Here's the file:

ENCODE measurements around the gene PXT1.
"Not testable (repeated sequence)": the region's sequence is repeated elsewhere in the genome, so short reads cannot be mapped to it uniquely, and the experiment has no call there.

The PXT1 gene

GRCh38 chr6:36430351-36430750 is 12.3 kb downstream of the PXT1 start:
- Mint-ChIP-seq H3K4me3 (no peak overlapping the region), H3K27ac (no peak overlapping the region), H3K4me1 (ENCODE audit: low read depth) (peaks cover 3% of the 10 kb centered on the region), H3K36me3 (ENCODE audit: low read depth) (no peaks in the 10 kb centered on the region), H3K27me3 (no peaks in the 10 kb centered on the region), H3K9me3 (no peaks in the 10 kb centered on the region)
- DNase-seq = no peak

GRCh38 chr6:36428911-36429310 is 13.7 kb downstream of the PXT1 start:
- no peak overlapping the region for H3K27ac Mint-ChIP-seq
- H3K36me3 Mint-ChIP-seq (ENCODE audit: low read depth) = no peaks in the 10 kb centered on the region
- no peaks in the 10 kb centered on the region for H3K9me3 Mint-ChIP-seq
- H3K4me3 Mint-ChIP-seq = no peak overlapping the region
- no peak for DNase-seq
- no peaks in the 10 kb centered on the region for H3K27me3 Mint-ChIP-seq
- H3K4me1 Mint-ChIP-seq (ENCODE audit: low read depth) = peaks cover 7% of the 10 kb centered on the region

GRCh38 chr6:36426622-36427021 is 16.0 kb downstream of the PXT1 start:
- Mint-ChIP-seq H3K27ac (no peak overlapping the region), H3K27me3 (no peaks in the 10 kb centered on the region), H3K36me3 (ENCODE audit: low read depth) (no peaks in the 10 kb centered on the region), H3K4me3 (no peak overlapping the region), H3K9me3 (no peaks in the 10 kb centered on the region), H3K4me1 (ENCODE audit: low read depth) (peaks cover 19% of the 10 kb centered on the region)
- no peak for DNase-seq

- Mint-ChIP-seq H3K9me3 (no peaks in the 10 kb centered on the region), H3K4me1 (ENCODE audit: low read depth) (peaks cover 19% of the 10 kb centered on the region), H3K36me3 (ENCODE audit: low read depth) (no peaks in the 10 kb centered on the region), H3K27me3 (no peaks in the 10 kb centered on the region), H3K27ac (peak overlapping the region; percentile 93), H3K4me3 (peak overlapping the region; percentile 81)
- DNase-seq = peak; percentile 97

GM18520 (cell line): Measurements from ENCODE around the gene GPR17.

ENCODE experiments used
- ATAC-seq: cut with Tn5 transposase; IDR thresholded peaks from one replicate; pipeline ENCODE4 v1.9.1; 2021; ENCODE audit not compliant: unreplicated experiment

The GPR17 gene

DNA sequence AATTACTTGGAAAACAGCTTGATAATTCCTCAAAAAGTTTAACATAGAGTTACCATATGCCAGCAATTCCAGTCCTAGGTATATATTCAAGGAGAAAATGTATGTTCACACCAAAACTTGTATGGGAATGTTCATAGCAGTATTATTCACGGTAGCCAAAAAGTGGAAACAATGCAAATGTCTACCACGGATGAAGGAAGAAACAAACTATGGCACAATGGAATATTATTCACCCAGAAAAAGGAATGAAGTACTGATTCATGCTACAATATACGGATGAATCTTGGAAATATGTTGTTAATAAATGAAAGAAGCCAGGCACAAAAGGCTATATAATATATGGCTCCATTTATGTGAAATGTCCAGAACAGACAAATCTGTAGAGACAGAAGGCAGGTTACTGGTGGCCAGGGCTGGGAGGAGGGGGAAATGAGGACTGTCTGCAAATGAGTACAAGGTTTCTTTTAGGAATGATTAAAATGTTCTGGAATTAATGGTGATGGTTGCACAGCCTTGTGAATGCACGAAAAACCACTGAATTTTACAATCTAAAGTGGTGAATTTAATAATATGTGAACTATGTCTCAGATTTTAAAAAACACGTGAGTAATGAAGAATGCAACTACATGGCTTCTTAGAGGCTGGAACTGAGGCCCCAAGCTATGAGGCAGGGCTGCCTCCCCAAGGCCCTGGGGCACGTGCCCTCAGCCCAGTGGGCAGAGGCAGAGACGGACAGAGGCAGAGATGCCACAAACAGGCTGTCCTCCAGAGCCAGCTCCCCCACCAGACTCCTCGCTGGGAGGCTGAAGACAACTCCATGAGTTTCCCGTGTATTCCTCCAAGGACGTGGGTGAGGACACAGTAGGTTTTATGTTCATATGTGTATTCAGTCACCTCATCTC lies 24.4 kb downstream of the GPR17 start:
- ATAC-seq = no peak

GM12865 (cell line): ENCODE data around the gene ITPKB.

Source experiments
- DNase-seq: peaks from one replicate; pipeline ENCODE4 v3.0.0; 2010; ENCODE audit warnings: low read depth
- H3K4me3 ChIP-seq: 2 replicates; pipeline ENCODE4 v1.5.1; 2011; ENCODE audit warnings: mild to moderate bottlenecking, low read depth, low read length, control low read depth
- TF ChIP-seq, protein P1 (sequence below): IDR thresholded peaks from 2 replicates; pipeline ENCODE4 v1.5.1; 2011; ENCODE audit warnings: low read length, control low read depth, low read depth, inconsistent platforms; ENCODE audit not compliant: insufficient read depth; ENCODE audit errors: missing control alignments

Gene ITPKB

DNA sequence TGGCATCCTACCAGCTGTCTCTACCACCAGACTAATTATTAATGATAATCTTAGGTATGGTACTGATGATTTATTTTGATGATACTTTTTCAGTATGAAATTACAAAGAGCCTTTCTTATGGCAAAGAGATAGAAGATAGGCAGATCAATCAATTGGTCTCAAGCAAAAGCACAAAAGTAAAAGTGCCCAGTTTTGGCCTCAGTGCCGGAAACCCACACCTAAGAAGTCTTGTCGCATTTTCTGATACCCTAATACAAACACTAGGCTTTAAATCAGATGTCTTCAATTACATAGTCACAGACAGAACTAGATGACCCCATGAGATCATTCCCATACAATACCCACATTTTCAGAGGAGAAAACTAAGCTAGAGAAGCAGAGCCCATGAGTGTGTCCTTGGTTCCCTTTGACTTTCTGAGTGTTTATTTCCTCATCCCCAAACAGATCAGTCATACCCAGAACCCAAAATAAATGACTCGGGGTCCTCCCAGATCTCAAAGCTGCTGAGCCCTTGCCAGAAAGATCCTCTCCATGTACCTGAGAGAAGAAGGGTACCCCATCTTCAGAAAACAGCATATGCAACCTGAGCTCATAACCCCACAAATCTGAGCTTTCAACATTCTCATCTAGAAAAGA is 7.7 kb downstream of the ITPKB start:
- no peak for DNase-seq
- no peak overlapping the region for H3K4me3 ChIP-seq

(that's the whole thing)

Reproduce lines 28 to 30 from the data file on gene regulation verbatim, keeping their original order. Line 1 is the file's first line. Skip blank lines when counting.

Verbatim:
- DNase-seq: peaks from one replicate; pipeline ENCODE4 v3.0.0; 2010; ENCODE audit warnings: low read depth
- H3K4me3 ChIP-seq: 2 replicates; pipeline ENCODE4 v1.5.1; 2011; ENCODE audit warnings: mild to moderate bottlenecking, low read depth, low read length, control low read depth
- TF ChIP-seq, protein P1 (sequence below): IDR thresholded peaks from 2 replicates; pipeline ENCODE4 v1.5.1; 2011; ENCODE audit warnings: low read length, control low read depth, low read depth, inconsistent platforms; ENCODE audit not compliant: insufficient read depth; ENCODE audit errors: missing control alignments